Researchers from Case Western Reserve University School of Medicine identified a novel link between ITCH, a gene known to regulate inflammation in the body and NOD2, a gene which causes the majority of genetic Crohn's Disease diagnoses.
ITCH, when malfunctioning, causes widespread inflammatory diseases, including inflammatory bowel disease, gastritis, uncontrolled skin inflammation, and pulmonary pneumonitis. Derek Abbott, M.D., Ph.D., and his team of researchers found that ITCH also influences NOD2-induced inflammation.
These findings, published in the August 11th issue of Current Biology, suggest a common pathophysiology exists between multiple inflammatory diseases. The unexpected finding of the interaction between these genes offers the possibility of a new drug target, which would be effective in treating Crohn's disease – a chronic disorder causing inflammation of the gastrointestinal tract.
Autoimmune and inflammatory diseases are striking an increasing portion of the population. They result from an overstimulation of the immune system by the infectious and environmental agents individuals face daily. Unfortunately, despite their increasing prevalence in the Western world and morbidity among younger patients, the pathophysiology of these enigmatic diseases is poorly understood and for this reason, treatment for these diseases is less-than-ideal.
This finding links two key signaling pathways to the pathophysiology of diseases associated with ITCH and NOD2 and opens new avenues of pharmacologic pursuit to target these diseases. With an eye towards clinical applications, Dr. Abbott and his colleagues' next step is to determine if currently used pharmacologic agents can be useful in this model of inflammatory disease. They will do so using small molecule drug screening to identify potential drugs that target ITCH.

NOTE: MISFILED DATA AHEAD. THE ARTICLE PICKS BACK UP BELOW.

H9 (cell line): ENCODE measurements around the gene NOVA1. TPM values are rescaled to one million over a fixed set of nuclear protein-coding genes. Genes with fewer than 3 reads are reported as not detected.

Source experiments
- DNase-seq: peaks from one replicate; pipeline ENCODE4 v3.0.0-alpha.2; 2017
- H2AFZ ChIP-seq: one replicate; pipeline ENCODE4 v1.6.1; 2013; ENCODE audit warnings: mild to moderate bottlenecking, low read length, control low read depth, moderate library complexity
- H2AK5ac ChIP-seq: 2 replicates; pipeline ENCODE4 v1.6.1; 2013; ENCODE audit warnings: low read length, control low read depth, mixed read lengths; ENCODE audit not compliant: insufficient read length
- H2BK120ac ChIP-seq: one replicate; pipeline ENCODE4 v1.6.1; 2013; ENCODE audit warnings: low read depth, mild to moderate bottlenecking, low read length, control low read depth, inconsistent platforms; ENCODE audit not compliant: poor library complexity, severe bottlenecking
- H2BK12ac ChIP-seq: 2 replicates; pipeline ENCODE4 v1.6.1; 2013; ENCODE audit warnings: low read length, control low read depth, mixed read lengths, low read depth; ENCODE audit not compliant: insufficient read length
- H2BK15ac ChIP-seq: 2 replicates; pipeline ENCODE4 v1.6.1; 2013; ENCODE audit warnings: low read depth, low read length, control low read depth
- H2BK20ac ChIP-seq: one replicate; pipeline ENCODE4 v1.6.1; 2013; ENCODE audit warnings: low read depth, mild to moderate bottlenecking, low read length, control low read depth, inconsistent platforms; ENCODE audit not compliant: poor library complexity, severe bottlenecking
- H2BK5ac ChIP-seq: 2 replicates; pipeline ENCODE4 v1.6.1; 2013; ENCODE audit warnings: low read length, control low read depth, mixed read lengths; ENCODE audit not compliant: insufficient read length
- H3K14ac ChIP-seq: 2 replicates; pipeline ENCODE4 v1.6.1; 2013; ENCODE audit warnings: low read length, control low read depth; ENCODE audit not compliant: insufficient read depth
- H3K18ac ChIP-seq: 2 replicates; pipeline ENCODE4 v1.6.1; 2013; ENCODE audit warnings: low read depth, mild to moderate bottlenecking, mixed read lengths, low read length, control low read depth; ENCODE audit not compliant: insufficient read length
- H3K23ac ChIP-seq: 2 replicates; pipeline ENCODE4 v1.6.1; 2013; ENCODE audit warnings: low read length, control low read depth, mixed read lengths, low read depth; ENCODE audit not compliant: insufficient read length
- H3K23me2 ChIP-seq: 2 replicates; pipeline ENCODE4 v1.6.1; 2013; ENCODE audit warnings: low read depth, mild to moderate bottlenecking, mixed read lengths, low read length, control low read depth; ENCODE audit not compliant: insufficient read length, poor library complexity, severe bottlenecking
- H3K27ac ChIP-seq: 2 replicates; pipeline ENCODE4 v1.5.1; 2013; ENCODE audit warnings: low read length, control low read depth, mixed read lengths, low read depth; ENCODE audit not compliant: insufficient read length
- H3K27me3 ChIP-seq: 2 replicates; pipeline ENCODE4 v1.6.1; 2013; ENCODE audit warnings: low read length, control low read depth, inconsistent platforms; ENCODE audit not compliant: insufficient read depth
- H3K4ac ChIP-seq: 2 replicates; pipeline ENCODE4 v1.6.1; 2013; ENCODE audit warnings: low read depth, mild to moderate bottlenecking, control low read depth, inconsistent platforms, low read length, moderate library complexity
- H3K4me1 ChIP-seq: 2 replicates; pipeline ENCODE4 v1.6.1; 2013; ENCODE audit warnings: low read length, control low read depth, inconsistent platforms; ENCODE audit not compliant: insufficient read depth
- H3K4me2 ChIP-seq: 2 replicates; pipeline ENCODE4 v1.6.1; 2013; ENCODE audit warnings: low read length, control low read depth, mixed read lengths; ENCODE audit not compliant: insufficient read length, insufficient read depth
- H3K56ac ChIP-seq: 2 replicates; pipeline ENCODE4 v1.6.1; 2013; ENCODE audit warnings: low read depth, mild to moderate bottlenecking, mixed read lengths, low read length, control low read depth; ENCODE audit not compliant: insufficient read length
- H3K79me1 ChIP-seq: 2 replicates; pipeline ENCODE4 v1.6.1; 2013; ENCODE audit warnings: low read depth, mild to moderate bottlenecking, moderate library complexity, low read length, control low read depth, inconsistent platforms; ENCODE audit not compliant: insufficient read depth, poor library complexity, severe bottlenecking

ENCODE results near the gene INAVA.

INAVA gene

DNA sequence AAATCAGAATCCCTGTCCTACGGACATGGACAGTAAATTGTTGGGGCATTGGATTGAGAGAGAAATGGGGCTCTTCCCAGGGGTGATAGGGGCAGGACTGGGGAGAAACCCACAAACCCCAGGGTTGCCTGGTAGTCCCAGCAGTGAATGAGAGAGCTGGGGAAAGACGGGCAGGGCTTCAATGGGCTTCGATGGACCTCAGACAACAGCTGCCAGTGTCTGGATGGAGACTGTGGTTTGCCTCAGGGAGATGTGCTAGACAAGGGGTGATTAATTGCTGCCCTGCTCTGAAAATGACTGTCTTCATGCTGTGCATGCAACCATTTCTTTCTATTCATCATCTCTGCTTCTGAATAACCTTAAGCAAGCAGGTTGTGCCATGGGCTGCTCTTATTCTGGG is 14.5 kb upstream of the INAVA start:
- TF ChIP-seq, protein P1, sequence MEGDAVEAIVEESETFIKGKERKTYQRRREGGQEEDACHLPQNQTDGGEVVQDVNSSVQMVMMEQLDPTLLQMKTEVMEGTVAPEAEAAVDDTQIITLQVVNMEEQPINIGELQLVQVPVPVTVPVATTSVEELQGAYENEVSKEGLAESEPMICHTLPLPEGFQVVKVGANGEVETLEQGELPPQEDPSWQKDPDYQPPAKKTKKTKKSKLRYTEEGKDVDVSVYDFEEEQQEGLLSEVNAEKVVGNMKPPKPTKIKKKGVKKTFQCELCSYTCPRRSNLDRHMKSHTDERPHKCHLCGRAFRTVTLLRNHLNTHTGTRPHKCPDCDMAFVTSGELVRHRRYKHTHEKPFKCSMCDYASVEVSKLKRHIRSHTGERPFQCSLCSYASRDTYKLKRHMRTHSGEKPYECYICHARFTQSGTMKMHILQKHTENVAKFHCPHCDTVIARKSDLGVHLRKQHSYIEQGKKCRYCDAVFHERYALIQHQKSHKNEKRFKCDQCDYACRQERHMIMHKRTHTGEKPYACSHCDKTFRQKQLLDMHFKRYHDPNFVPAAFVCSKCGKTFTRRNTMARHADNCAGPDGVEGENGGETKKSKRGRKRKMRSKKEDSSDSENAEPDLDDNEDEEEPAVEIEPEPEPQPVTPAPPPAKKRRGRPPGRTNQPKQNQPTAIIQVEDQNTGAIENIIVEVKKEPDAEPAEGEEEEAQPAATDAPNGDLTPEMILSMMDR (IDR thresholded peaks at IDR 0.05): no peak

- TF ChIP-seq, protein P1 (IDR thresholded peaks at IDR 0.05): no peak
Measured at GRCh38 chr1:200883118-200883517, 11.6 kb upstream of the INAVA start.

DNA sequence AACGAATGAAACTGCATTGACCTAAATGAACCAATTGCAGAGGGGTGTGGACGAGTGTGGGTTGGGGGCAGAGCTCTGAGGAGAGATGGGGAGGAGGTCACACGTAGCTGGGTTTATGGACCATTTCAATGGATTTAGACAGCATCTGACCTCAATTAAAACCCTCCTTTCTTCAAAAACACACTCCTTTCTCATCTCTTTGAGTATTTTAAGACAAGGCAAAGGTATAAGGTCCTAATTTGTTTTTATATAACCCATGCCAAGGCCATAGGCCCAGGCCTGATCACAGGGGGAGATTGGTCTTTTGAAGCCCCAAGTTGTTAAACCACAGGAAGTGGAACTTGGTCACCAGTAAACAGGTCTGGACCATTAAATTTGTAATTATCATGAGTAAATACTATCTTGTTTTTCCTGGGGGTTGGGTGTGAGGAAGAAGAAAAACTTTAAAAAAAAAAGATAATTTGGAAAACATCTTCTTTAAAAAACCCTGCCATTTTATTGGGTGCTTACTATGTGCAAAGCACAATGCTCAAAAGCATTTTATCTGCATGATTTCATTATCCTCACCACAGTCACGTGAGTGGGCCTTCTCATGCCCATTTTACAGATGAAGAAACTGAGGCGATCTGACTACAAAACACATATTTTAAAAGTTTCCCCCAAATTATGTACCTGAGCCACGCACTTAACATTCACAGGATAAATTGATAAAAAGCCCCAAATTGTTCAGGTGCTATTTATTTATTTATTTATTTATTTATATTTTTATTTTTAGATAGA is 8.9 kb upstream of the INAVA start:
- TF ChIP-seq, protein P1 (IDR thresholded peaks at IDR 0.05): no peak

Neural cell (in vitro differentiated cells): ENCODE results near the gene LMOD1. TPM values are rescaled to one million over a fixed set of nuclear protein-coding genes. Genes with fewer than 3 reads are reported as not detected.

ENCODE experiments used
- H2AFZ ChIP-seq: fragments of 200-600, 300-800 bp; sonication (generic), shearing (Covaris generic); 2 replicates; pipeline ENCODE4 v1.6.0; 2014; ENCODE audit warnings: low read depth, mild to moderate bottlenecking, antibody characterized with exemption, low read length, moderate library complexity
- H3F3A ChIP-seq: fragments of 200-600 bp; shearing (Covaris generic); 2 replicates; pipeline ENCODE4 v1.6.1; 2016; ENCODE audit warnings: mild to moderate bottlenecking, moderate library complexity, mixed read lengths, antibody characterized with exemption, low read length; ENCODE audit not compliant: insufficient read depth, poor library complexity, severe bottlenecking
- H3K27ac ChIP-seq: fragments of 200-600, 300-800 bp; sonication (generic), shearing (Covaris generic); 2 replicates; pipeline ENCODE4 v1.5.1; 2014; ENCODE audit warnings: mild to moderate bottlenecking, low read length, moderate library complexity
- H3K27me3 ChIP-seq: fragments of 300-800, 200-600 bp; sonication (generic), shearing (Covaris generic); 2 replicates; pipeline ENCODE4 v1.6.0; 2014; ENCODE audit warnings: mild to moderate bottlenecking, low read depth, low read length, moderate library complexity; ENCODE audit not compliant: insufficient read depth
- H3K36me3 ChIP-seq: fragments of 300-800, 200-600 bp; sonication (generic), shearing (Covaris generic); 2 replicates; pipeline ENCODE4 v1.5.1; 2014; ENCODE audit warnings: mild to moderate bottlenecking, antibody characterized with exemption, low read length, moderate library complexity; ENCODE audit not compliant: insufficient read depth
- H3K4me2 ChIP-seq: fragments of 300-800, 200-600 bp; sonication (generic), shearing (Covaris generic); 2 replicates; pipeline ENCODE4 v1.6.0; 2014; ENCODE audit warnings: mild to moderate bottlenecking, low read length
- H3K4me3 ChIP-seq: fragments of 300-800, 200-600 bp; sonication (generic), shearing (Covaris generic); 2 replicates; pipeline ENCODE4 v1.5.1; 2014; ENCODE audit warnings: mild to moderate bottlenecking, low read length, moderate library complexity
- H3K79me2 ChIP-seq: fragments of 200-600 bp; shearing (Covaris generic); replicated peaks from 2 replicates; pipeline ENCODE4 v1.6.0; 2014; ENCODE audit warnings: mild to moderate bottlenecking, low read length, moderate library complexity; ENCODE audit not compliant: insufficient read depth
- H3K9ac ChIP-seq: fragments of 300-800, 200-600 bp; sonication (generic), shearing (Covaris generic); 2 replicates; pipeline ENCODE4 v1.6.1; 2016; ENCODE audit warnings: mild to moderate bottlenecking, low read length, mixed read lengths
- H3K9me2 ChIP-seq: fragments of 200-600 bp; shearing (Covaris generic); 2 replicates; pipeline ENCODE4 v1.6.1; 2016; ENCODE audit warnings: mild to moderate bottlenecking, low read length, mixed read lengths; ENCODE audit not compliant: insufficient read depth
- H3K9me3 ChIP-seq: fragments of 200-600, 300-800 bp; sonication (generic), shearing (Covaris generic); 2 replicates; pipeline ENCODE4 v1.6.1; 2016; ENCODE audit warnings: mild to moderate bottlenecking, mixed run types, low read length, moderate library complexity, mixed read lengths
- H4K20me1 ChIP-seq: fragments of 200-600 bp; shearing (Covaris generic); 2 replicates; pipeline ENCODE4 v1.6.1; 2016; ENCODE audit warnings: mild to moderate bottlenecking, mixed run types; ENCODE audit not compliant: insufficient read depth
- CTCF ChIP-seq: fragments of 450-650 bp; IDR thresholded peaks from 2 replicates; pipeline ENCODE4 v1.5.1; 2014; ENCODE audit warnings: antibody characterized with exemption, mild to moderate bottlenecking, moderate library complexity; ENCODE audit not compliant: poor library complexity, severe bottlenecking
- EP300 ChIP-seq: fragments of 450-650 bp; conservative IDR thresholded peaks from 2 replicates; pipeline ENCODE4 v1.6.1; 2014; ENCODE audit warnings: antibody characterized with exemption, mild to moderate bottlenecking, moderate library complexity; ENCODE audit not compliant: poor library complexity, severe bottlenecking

Of those diagnosed with Crohn's disease, 30 percent have the NOD2 mutation in their genes. For these individuals, this discovery opens up the possibility of individually-tailored treatments with better efficacy toward a particular patient's disease.
"This research is an excellent example of how scientific investments benefit the public with measureable gains. In this case, it led to unexpected insights and opened new fields of endeavor for pharmacological manipulation in this serious chronic disease," says Derek Abbott, M.D., Ph.D., assistant professor of pathology, Case Western Reserve University School of Medicine. "This sort of study will help uncover the pathologic mechanism of disease and ultimately lead to more rational and carefully measured treatment."
About Case Western Reserve University School of Medicine
Founded in 1843, Case Western Reserve University School of Medicine is the largest medical research institution in Ohio and is among the nation's top medical schools for research funding from the National Institutes of Health. The School of Medicine is recognized throughout the international medical community for outstanding achievements in teaching. The School's innovative and pioneering Western Reserve2 curriculum interweaves four themes--research and scholarship, clinical mastery, leadership, and civic professionalism--to prepare students for the practice of evidence-based medicine in the rapidly changing health care environment of the 21st century. Eleven Nobel Laureates have been affiliated with the school.
Annually, the School of Medicine trains more than 770 M.D. and M.D./Ph.D. students and ranks in the top 25 among U.S. research-oriented medical schools as designated by U.S. News & World Report "Guide to Graduate Education."
The School of Medicine's primary affiliate is University Hospitals Case Medical Center and is additionally affiliated with MetroHealth Medical Center, the Louis Stokes Cleveland Department of Veterans Affairs Medical Center, and the Cleveland Clinic, with which it established the Cleveland Clinic Lerner College of Medicine of Case Western Reserve University in 2002. http://casemed.case.edu.
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